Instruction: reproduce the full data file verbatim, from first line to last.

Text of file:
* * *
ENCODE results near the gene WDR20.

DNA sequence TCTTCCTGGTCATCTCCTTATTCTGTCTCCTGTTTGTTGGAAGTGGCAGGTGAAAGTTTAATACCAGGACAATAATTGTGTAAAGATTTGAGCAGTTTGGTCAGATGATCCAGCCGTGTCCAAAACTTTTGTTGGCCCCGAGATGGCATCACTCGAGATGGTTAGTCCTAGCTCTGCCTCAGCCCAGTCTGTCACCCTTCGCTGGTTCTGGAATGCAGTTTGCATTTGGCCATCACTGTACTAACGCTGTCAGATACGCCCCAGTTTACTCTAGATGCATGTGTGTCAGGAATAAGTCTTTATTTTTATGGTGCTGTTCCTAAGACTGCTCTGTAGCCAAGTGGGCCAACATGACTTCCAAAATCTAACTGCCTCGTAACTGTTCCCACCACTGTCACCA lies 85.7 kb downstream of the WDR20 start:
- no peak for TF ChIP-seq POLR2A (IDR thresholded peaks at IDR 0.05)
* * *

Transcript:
ENCODE results near the gene WDR20.

DNA sequence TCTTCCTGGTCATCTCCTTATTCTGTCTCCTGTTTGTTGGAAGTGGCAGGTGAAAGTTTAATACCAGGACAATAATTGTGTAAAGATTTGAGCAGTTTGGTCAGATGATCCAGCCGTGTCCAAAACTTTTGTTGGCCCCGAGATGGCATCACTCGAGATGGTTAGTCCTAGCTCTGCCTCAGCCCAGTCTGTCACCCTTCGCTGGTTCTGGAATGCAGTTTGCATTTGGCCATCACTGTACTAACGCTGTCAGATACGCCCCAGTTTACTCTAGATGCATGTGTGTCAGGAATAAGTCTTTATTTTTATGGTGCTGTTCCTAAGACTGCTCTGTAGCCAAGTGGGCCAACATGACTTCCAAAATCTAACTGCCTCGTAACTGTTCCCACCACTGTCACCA lies 85.7 kb downstream of the WDR20 start:
- no peak for TF ChIP-seq POLR2A (IDR thresholded peaks at IDR 0.05)